Laura Wellon, another James Barnes Award recipient, was eager to leave the province after graduation to pursue an opportunity at a public relations firm in Calgary, AB. “I plan to return in the future, especially if I have a family to raise. However, with the future so open to us as new graduates, I want to experience another part of this great country. Memorial’s business program allowed me to taste different places on work terms and made my choice of Calgary a really easy one for me.

“It’s actually very positive for Newfoundland to have a portion of its graduates living elsewhere,” said Ms. Wellon. “As ambassadors, we are spreading knowledge and respect for Newfoundland and Labrador. In the future, we may even influence the Newfoundland economy from afar and those of us who return, will bring back experiences, knowledge and relationships, both personal and business, that can help the province grow.”

“What's important to keep in mind is that this province represents a small market,” said Dr. Barnes. “Its total population is only a half million or so, and we are at the edge of the country. It is a typical pattern for graduates from small markets to gravitate to larger markets to work for various organizations. We would see the same thing in Saskatoon, Sudbury, or Trois Rivieres.”

But that argument does not satisfy local businessman and alumnus Rob Crosbie. He believes the faculty has a crucial role to play in preparing young people for the new industries that are taking hold in the province.

“I agree that graduates who travel to gain experience and exposure to other business environments are building their skills and the province’s reputation at the same time,” said Mr. Crosbie. “However, I am more concerned about the long term impact that their moving away will have.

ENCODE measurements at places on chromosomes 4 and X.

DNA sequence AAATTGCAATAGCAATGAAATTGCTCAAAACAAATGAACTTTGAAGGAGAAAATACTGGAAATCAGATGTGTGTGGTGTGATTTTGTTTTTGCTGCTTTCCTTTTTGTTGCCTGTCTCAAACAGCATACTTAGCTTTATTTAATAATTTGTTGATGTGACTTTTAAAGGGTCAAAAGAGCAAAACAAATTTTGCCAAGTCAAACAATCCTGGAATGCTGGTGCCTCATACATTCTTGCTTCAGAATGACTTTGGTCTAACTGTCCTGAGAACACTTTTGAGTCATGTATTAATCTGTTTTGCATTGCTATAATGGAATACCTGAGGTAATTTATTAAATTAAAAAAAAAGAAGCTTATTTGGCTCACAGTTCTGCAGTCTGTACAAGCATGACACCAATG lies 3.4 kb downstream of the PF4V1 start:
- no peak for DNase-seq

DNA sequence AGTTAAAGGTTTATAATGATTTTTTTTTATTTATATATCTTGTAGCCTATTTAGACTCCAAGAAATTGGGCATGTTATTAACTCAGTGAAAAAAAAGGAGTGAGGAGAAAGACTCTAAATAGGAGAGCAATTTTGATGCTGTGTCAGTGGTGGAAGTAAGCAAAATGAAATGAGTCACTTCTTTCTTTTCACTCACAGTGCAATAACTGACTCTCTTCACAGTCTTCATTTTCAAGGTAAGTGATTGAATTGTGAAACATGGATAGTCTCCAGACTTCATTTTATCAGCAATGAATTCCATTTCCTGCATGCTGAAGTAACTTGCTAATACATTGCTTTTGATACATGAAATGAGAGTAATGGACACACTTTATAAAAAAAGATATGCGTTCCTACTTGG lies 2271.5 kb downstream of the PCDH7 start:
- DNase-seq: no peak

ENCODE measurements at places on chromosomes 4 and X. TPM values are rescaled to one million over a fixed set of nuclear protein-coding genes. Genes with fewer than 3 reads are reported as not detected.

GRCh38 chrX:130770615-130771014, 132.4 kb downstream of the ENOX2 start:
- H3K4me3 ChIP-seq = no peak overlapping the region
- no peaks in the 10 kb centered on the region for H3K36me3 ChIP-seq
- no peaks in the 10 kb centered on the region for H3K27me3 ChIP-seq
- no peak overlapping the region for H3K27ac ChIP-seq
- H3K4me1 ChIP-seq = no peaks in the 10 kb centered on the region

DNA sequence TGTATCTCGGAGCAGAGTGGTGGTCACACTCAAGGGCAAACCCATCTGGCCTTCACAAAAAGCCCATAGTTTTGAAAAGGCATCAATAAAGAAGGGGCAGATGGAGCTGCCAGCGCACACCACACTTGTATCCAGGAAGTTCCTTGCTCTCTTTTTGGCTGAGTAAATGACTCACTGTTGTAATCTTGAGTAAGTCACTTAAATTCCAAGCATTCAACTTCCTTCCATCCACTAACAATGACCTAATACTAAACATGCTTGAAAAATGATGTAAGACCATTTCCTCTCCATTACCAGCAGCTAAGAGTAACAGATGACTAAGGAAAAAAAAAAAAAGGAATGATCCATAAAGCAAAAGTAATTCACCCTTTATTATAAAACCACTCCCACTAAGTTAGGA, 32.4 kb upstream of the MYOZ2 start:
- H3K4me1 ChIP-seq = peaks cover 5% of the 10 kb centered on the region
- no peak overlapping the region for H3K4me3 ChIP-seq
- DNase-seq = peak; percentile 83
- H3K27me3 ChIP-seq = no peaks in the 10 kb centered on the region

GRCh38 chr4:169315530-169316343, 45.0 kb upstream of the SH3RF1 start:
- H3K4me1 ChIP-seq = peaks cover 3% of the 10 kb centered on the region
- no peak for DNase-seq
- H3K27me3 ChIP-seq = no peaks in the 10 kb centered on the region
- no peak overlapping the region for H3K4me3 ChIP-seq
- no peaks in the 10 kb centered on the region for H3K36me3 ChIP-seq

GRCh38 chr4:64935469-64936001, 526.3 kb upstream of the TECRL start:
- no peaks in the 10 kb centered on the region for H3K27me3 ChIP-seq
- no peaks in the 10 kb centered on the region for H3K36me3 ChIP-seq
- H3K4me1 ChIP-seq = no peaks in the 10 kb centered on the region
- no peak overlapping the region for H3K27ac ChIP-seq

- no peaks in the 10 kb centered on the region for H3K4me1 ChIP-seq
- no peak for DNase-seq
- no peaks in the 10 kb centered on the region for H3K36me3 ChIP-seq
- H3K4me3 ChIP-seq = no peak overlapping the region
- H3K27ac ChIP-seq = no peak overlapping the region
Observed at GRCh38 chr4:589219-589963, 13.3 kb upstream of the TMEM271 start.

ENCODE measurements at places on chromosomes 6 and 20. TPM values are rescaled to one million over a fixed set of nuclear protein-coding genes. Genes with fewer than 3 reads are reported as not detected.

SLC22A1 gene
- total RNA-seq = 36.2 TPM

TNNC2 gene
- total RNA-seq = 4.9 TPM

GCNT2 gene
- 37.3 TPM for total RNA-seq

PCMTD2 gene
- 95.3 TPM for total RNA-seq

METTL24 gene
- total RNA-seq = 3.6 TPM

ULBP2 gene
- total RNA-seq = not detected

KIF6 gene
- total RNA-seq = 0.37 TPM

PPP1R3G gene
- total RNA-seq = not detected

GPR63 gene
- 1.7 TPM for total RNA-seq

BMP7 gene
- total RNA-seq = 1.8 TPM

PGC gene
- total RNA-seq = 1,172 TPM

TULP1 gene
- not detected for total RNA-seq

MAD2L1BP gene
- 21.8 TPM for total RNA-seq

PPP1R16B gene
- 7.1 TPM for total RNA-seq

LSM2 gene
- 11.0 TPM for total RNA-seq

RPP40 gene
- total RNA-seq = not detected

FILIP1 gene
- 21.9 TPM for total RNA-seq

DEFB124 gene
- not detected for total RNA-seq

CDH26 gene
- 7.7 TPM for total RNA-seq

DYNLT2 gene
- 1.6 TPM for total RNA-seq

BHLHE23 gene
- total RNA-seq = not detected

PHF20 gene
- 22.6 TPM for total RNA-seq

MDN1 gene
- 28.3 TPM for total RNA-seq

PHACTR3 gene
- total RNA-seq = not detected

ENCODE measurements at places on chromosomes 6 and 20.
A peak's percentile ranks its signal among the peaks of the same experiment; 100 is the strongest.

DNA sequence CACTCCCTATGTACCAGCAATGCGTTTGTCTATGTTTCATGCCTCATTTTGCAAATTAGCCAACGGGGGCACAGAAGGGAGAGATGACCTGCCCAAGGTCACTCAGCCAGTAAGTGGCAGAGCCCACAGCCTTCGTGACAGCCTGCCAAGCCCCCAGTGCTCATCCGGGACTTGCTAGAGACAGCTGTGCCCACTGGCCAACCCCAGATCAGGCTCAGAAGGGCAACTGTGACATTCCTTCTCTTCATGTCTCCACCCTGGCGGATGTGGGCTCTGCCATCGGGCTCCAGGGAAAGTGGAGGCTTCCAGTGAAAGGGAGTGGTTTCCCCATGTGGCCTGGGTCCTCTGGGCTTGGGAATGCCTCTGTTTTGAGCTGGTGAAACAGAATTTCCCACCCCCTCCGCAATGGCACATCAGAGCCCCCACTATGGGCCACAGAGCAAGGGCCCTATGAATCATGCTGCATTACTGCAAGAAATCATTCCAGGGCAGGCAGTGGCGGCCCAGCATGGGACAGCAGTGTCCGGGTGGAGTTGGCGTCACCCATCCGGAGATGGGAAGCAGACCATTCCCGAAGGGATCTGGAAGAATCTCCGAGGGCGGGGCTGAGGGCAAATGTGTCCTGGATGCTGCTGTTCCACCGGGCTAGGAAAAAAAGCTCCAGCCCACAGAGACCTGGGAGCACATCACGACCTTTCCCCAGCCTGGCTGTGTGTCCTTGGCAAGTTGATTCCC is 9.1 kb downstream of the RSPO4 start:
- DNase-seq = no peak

“This province needs to grow the economy so these bright young people have a solid reason to return, if they choose to do so. The two levels of government need to find ways to get going on large scale projects that will contribute to the growth of the economy so that the stories in the paper are not about the potential of the province but about what a great place Newfoundland and Labrador is to raise a family, grow a business, and generate wealth now. We need to ensure there are reasons for people whether they are returning graduates or other investors to be here now and in the future.”

Fellow alumnus Vic Young agrees. “Retaining our educated youth has become one of the biggest challenges facing our province today and it is not an easy situation to overcome. It’s true that many young graduates want to seek opportunities elsewhere and they’re going to leave anyway.”

“But many want to stay and find that the opportunities simply do not exist; or that the opportunities are not competitive from a salary and/or career advancement perspective,” said Mr. Young. “Others with large student debt seek out opportunities in provinces like Alberta and Ontario where salaries are higher and taxes are lower. Youth out-migration is not a short-term problem that can be fixed overnight. Creating a modern and competitive society for the long term is the only solution. It is as simple as it is complex. More jobs and less taxes are essential to keeping our youth at home.”

In a presentation to Senate May 11, Memorial President Axel Meisen pointed out that 73 per cent of 2001 graduates were living in Newfoundland and Labrador.